Christian Brady took a moment to climb to the top of Mack’s Teepee at the Park Forest Elementary School playground Saturday morning and give a humble wave to the community who helped make the project happen in memory of his son, Mack Brady, who died last year.
With a tear in his eye, a knot in his throat and wife, Elizabeth Brady, by his side, he thanked the students, faculty and staff, and Park Forest community for keeping his son’s memory alive at an appreciation breakfast and dedication ceremony at the school.
“This whole experience has been humbling,” said Christian Brady, who is also the dean of Penn State’s Schreyer Honors College. “It’s encouraging knowing that everyone is behind us in the grieving process, but allows us to reflect and celebrate.”
Mack was 8 when he died from a bacterial infection on New Year’s Eve.
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When students came back from winter break last school year, they were shocked and saddened by the news, said Mack’s third-grade teacher, Terri Del Real.
“As a teacher, it’s heart-wrenching to go through that and have to tell students that kind of news,” Del Real said. “But they had the most positive attitude and wanted to be a part of something that would always remember Mack.”
With the anticipated teepee project completed, students such as siblings Lexi and Ben Graupensperger said it’s the best part of the playground.
“We like it so much because we can play on it, and it means something than just a jungle gym thing,” Ben, 8, said as he climbed the teepee with dozens of other children.
“It’s a lot of fun to hang on with your friends,” Lexi, 10, added. “We can come here and have fun and know that it’s all for Mack.”
Mack’s two best friends — neighbor Adalee Wasikonis , 12, a Park Forest Middle School student, and John Cobes, 9, a former classmate — spearheaded the project.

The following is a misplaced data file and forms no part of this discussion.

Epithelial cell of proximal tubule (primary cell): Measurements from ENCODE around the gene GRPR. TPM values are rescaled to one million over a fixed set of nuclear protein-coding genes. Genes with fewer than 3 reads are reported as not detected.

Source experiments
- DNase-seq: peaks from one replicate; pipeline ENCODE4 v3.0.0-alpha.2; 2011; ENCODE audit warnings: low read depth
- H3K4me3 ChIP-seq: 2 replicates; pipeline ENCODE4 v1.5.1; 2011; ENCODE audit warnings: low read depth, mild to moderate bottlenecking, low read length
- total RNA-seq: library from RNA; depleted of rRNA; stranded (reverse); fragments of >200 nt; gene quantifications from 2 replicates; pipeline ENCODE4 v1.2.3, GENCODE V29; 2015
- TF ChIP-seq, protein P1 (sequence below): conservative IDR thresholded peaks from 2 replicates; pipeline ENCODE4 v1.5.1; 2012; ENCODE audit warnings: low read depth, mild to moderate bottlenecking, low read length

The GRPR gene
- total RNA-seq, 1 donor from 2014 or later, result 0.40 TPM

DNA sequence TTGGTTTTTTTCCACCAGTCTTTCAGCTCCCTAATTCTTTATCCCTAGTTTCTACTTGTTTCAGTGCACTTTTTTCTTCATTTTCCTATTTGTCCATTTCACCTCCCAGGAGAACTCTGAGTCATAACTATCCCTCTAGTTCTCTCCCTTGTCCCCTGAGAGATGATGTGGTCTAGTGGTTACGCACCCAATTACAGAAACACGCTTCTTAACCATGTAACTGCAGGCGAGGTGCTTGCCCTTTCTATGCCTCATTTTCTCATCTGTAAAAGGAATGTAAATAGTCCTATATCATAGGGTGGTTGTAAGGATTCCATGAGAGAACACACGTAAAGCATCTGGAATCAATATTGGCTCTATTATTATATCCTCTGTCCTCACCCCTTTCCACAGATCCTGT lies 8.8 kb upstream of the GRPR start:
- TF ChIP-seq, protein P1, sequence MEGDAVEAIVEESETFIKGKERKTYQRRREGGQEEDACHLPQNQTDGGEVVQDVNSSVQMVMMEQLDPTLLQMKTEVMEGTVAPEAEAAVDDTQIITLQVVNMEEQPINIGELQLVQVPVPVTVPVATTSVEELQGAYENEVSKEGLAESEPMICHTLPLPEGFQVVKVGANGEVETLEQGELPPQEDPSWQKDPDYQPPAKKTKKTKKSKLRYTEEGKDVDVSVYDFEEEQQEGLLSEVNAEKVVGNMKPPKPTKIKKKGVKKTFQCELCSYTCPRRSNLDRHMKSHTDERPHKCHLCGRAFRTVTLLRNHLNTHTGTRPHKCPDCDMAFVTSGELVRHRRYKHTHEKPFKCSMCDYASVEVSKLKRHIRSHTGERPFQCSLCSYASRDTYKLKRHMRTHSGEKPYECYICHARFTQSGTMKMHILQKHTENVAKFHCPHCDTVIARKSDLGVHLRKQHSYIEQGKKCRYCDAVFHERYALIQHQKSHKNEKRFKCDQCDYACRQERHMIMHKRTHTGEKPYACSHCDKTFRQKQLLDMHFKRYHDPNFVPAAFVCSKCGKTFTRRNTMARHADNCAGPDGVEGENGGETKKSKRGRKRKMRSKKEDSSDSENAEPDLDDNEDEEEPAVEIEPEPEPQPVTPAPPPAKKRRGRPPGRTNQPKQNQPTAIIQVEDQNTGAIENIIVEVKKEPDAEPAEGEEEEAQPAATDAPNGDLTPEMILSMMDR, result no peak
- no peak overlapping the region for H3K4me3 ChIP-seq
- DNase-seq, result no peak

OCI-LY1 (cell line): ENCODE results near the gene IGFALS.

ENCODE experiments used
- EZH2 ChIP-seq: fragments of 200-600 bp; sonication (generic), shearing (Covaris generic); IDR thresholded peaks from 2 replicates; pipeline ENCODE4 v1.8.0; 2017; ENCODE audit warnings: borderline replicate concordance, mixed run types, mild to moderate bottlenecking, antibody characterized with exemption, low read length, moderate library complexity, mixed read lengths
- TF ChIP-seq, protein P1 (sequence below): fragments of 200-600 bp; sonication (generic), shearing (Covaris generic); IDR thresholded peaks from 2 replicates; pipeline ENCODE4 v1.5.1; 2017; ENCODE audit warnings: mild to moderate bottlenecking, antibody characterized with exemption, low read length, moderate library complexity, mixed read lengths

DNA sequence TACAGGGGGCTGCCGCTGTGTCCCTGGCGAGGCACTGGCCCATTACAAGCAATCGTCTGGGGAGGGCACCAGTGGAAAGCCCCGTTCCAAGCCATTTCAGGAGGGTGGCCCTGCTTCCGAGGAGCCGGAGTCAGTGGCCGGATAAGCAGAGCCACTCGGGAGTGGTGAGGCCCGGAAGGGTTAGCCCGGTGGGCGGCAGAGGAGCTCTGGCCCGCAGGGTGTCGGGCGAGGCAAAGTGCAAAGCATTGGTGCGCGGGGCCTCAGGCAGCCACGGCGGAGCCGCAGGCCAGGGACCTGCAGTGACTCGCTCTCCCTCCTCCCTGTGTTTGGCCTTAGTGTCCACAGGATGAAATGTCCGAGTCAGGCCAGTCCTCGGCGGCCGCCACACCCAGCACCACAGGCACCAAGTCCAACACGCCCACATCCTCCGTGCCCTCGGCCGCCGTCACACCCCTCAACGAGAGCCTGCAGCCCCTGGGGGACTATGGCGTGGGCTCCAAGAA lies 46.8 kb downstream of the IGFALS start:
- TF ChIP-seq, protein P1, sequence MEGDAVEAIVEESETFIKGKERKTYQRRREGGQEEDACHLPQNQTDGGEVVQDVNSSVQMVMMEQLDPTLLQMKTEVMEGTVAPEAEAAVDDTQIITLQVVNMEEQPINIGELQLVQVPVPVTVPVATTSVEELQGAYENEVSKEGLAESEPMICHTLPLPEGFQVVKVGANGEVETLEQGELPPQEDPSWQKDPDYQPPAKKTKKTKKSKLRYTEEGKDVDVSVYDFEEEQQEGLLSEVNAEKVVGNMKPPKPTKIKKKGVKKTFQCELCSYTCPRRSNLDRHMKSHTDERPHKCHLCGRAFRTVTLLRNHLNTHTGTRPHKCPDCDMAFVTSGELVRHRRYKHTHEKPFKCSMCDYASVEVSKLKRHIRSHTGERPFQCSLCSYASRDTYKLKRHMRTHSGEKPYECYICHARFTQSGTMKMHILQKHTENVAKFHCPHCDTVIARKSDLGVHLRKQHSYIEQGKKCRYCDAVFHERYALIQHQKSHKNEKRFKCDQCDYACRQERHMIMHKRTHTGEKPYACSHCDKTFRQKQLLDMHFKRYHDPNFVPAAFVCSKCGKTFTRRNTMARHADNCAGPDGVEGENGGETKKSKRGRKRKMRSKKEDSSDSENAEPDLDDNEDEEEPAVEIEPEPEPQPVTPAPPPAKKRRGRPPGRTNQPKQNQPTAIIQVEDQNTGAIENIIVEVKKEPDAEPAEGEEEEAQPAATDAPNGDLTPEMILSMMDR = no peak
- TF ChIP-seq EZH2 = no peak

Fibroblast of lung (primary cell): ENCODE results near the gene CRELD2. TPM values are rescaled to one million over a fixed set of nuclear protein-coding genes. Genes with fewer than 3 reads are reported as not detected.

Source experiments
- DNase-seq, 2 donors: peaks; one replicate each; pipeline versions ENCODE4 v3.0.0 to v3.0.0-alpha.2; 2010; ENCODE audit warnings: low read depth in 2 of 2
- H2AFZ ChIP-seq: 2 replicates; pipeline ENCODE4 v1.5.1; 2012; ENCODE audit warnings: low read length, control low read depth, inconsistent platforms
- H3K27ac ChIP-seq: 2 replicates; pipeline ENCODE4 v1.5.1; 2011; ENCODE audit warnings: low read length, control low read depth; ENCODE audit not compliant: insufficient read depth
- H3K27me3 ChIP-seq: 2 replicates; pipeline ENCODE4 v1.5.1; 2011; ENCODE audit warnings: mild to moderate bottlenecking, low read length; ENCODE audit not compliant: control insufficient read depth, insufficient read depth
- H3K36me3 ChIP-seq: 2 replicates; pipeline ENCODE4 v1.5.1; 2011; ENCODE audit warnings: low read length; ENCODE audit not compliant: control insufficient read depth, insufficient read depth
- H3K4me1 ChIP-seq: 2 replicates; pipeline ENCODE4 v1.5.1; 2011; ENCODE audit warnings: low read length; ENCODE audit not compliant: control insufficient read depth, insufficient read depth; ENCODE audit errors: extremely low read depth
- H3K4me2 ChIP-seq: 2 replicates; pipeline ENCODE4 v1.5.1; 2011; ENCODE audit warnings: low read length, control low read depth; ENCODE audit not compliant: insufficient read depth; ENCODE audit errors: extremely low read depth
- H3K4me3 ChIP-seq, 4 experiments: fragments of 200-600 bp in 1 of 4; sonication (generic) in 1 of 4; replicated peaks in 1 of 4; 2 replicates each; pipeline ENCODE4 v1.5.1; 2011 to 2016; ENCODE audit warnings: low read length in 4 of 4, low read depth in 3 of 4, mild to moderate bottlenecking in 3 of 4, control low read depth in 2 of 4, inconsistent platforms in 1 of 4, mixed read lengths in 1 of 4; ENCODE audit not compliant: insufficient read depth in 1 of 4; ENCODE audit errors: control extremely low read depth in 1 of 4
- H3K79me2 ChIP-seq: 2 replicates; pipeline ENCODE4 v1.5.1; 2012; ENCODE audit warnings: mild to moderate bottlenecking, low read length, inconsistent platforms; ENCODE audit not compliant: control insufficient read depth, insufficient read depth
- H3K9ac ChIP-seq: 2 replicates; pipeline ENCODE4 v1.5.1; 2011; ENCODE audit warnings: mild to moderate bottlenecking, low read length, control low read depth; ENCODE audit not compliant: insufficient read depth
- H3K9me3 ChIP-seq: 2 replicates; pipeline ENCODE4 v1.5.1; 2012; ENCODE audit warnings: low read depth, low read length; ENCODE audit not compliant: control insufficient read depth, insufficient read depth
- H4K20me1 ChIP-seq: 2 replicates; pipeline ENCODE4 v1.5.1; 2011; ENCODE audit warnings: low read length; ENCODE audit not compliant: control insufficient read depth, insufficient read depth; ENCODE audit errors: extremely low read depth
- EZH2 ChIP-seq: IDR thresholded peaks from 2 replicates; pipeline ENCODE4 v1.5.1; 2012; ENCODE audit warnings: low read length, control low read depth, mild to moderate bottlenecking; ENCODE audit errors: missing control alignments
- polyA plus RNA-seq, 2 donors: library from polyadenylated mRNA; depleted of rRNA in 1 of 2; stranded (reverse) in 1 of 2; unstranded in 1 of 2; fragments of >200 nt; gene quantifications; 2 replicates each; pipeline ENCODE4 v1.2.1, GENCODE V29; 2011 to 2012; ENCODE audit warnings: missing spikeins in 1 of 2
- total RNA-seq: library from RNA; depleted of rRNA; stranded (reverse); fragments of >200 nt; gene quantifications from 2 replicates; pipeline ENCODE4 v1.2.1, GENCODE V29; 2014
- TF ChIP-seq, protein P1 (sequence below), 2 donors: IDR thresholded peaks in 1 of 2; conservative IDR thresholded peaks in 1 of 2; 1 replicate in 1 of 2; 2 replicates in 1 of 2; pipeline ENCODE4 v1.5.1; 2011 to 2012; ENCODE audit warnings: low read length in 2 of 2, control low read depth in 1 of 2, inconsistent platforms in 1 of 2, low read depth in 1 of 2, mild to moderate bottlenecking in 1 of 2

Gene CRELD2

When Adalee heard the news about Mack, she contacted Park Forest Elementary Principal Donnan Stoicovy about building a teepee in Mack’s memory.
The teepee idea was inspired by the last project the trio worked on together in Mack’s backyard.
“He was doing a unit on Native American studies in school, and we got together to make a teepee out of sticks and stuff,” Adalee said. “I think we heard of the tree being planted and mural in the school, but felt like it wasn’t enough.”
John added that being outdoors and crafting things like teepees and playing with Legos were some of his favorite things to do with Mack.
“It’s nice that we were able to accomplish a lot and see it all come together,” John added.
A teepee set was shipped in from Europe at the beginning of the month and erected at the school playground two weeks ago by the State College Area School District’s Physical Plant, Stoicovy said.
Mack’s Teepee is an upright, triangular structure with a net between three poles for kids to climb on.
By the spring, Adalee and John came up with ways to collect money to fund the project, which cost about $7,000, said Eve Cobes, John’s mother. A big fundraiser was collecting Box Tops For Education. For every box top cut out and handed into the school, 10 cents was given back to help fund the project.
In total, the school collected more than $11,000, Cobes added. The additional money will go toward purchasing a sign for the teepee that will read “Mack’s Teepee,” and two park benches that will have “Park Forest Elementary School” inscribed on them.
“It’s a way to enhance the playground,” said Morgan Wasikonis, Adalee’s mother.
Throughout the year, a tree was planted outside the school in memory of Mack, in addition to a mural on the second floor wall of the building.
And while the projects were made a reality by community collaboration, Stoicovy said the students are to thank the most.
“The kids worked extremely hard on this,” Stoicovy said. “From the brainstorming process to helping to raise money, it was all them, with a lot of support from the adults.”
Christian Brady also set up a scholarship fund in the late winter for the Penn State men’s soccer team. Brady said the fund has $150,000 in the account.
Since the age of 5, Mack wanted to be a professional soccer goaltender, Christian Brady said.
When the scholarship fund first started, $50,000 was raised in the first six days.
“No matter what new project we embark on, it’s just one more step in the healing process,” Stoicovy said.